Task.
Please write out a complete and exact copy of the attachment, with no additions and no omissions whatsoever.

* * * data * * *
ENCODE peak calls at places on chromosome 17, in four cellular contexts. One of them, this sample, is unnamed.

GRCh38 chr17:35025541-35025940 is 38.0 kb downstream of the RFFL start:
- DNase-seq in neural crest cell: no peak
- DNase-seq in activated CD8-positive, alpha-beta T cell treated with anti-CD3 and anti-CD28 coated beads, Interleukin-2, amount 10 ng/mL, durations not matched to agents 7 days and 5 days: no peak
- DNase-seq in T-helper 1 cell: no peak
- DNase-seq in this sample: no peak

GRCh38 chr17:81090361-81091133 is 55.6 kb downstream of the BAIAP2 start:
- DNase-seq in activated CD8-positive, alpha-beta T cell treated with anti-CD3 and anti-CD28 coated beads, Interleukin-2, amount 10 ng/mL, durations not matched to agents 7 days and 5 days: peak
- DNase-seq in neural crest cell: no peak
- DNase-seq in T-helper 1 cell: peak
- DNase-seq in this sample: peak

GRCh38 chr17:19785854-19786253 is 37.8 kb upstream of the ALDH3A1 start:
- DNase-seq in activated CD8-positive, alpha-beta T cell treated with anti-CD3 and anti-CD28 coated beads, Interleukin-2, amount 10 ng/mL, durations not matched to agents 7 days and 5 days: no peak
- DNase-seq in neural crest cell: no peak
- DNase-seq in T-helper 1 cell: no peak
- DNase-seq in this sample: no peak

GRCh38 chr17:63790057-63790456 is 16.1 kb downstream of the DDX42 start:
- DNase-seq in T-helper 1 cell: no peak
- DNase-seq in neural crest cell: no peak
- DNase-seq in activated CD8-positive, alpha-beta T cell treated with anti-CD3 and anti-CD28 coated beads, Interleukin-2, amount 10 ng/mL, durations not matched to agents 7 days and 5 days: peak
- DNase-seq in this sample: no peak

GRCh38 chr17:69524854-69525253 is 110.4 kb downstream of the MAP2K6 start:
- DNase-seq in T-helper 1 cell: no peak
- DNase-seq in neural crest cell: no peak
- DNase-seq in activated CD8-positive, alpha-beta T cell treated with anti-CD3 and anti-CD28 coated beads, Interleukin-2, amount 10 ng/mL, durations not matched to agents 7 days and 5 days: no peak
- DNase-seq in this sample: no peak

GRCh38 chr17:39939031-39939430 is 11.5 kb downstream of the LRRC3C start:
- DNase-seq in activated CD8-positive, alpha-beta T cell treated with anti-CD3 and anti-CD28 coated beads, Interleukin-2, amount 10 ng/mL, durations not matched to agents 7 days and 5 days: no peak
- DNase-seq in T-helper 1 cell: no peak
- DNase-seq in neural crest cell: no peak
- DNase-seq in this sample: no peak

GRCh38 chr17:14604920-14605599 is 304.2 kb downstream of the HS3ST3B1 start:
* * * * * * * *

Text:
ENCODE peak calls at places on chromosome 17, in four cellular contexts. One of them, this sample, is unnamed.

GRCh38 chr17:35025541-35025940 is 38.0 kb downstream of the RFFL start:
- DNase-seq in neural crest cell: no peak
- DNase-seq in activated CD8-positive, alpha-beta T cell treated with anti-CD3 and anti-CD28 coated beads, Interleukin-2, amount 10 ng/mL, durations not matched to agents 7 days and 5 days: no peak
- DNase-seq in T-helper 1 cell: no peak
- DNase-seq in this sample: no peak

GRCh38 chr17:81090361-81091133 is 55.6 kb downstream of the BAIAP2 start:
- DNase-seq in activated CD8-positive, alpha-beta T cell treated with anti-CD3 and anti-CD28 coated beads, Interleukin-2, amount 10 ng/mL, durations not matched to agents 7 days and 5 days: peak
- DNase-seq in neural crest cell: no peak
- DNase-seq in T-helper 1 cell: peak
- DNase-seq in this sample: peak

GRCh38 chr17:19785854-19786253 is 37.8 kb upstream of the ALDH3A1 start:
- DNase-seq in activated CD8-positive, alpha-beta T cell treated with anti-CD3 and anti-CD28 coated beads, Interleukin-2, amount 10 ng/mL, durations not matched to agents 7 days and 5 days: no peak
- DNase-seq in neural crest cell: no peak
- DNase-seq in T-helper 1 cell: no peak
- DNase-seq in this sample: no peak

GRCh38 chr17:63790057-63790456 is 16.1 kb downstream of the DDX42 start:
- DNase-seq in T-helper 1 cell: no peak
- DNase-seq in neural crest cell: no peak
- DNase-seq in activated CD8-positive, alpha-beta T cell treated with anti-CD3 and anti-CD28 coated beads, Interleukin-2, amount 10 ng/mL, durations not matched to agents 7 days and 5 days: peak
- DNase-seq in this sample: no peak

GRCh38 chr17:69524854-69525253 is 110.4 kb downstream of the MAP2K6 start:
- DNase-seq in T-helper 1 cell: no peak
- DNase-seq in neural crest cell: no peak
- DNase-seq in activated CD8-positive, alpha-beta T cell treated with anti-CD3 and anti-CD28 coated beads, Interleukin-2, amount 10 ng/mL, durations not matched to agents 7 days and 5 days: no peak
- DNase-seq in this sample: no peak

GRCh38 chr17:39939031-39939430 is 11.5 kb downstream of the LRRC3C start:
- DNase-seq in activated CD8-positive, alpha-beta T cell treated with anti-CD3 and anti-CD28 coated beads, Interleukin-2, amount 10 ng/mL, durations not matched to agents 7 days and 5 days: no peak
- DNase-seq in T-helper 1 cell: no peak
- DNase-seq in neural crest cell: no peak
- DNase-seq in this sample: no peak

GRCh38 chr17:14604920-14605599 is 304.2 kb downstream of the HS3ST3B1 start: